Outdoor clothes designers have invested heavily in the development of synthetic semi-hollow fiber. The reason is fairly simple. A hollow core fiber weighs less that the same diameter solid core and because air is trapped in the core, the fabric warms up very quickly. As a result, all outdoor enthusiasts know that apparel made from hollow core fiber tends to be light weight and much warmer than their solid core equivalents. Alpaca is a natural semi-hollow fiber with a fineness that matches many of the micro-fiber synthetics. Unlike synthetically engineered micro-fiber, alpaca is produced by a sustainable process. No animal is killed during the harvest (such as in goose down) and the alpaca fiber industry is environmentally friendly. It even stays warm when it is wet.
It is really difficult to walk into any outdoor shop today and pick up a product that is not advertising moisture wicking properties. Wicking and absorbing moisture are two different things. Absorbing moisture is what a sponge does. It keeps taking in moisture until it becomes saturated and the whole sponge feels wet. Wicking is when the fabric transports moisture away from its source to the outside of a fabric where it is able to evaporate. Wool and cotton are very absorbent but do not have very good wicking properties, which is why many people complain that their feet sweat or feel wet in wool or cotton socks. Alpaca on the other hand, has low moisture absorbency with great wicking properties resulting in better comfort and warmth.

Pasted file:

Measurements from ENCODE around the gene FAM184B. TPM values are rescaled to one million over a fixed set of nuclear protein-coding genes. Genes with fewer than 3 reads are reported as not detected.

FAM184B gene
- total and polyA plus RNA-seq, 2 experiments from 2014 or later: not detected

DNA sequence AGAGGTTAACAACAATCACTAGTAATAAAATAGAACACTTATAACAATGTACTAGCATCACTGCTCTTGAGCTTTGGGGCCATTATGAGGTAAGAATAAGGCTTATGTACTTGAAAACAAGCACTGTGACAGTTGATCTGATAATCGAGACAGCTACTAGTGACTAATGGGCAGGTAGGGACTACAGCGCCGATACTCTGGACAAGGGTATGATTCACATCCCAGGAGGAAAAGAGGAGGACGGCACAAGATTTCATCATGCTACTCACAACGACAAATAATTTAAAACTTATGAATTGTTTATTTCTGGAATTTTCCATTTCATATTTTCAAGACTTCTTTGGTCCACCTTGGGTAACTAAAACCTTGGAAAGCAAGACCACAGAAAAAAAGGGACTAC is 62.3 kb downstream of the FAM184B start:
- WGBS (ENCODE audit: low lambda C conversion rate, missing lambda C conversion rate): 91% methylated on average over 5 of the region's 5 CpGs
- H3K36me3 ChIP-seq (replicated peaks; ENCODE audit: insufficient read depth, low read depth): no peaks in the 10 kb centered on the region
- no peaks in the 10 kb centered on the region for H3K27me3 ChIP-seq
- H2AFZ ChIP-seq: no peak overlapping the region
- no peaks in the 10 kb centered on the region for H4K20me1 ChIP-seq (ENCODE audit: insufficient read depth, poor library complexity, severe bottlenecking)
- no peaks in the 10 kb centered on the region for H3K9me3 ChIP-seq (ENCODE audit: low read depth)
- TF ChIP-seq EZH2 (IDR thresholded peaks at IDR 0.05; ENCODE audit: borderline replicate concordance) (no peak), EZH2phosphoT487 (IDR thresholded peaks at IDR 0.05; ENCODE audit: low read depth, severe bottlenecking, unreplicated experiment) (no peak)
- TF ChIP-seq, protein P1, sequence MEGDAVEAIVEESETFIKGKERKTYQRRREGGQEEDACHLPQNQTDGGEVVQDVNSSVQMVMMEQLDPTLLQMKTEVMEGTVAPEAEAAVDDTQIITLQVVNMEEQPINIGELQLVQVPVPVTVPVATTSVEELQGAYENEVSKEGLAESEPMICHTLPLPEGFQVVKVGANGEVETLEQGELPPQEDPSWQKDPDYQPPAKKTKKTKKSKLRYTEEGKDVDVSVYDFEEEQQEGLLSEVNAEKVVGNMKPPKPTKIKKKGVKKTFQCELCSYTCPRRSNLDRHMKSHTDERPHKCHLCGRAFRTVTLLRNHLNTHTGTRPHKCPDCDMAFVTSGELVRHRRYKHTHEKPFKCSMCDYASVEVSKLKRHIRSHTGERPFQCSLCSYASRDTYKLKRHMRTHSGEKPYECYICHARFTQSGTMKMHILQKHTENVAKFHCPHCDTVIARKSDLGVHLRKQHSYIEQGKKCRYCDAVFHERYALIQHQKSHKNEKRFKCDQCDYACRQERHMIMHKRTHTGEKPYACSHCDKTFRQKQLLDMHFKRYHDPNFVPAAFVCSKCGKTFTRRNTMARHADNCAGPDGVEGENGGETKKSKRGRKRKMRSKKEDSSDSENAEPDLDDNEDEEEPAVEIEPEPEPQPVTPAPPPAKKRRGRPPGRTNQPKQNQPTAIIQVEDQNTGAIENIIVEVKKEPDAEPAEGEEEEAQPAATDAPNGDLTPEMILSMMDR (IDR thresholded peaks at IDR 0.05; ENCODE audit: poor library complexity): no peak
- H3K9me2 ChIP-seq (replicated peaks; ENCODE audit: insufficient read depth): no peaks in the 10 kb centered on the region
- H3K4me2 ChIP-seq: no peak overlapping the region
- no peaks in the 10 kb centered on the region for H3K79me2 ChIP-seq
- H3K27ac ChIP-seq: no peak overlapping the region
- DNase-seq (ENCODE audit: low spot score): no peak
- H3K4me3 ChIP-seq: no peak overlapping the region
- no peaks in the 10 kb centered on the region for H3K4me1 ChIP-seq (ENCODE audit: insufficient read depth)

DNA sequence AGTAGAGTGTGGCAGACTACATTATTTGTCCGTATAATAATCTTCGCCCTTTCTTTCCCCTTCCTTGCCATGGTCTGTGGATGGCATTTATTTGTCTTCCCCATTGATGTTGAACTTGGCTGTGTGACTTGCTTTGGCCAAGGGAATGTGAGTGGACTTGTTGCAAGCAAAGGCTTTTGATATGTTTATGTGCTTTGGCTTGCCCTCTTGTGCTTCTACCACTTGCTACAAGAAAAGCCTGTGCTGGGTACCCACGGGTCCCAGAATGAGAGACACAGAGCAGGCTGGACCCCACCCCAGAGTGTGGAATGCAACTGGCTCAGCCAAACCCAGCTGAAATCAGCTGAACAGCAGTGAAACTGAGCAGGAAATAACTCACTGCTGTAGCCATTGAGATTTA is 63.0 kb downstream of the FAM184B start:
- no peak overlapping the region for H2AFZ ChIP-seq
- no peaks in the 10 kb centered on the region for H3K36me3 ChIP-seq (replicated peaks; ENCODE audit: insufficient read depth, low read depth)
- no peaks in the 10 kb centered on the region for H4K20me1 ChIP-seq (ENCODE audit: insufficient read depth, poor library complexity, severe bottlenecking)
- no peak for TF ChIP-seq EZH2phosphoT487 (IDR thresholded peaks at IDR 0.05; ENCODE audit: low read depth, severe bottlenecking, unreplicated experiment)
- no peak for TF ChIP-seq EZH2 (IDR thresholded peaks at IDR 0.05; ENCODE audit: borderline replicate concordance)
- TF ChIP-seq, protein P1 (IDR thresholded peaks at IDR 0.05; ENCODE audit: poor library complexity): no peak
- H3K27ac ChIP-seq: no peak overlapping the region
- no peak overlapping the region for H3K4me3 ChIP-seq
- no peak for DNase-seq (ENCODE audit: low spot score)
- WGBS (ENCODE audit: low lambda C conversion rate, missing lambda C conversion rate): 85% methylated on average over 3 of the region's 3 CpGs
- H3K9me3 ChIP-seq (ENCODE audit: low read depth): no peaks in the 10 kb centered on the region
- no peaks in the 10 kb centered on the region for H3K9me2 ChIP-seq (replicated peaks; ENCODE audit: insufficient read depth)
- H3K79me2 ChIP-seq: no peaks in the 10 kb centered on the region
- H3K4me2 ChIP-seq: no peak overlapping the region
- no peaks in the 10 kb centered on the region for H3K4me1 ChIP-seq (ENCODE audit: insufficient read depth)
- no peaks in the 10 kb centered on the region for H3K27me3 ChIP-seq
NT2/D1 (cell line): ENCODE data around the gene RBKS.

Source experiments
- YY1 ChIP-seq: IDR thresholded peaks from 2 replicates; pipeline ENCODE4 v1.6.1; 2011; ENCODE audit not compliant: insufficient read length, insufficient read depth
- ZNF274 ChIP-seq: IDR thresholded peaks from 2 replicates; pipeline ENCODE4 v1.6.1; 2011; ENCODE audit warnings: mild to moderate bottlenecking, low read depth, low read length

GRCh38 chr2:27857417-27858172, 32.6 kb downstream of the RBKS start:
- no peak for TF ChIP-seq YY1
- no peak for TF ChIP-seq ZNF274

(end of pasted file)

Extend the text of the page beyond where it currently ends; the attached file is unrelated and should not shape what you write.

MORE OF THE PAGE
Unlike wool, alpaca fleece contains no lanolin, and requires no chemical-scouring agents for processing. This, combined with its natural hypoallergenic properties and softness, makes alpaca garments comfortable, even for sensitive skin. The softness of Alpaca over wool of the same micron count is due to a scale height of 0.4 micron for Alpaca versus 0.8 micron for wool. If you compare an alpaca fiber to a wool fiber under a microscope, you will find the surface of the alpaca fiber will be smooth where the wool fiber will appear to have scales. The lower scale height creates a smoother, slippery feel with a less scratchy surface. Alpaca has a much less prickle factor than merino wool of the same fineness due to the flatter scales on the alpaca fiber.
Why North American Alpaca
In the early 1990's, the South American fashion industry placed pressure on farmers to increase production of white fiber. The emphasis on breeding only white animals, overgrazing and poor animal husbandry practices caused the loss of both natural colors and fineness of the alpaca fiber in general. Meanwhile the relatively small North America herd continued to focus on all characteristics of the alpaca which gave it’s fiber luxury status. Above all other world markets, the North American alpaca market is predominately a breeders market where investment quality animals are in high demand. This has resulted in farmers practicing intense selective breeding programs which all but guarantee the superior properties developed in the alpaca over 5000 years ago remains true in North American Alpaca Fiber.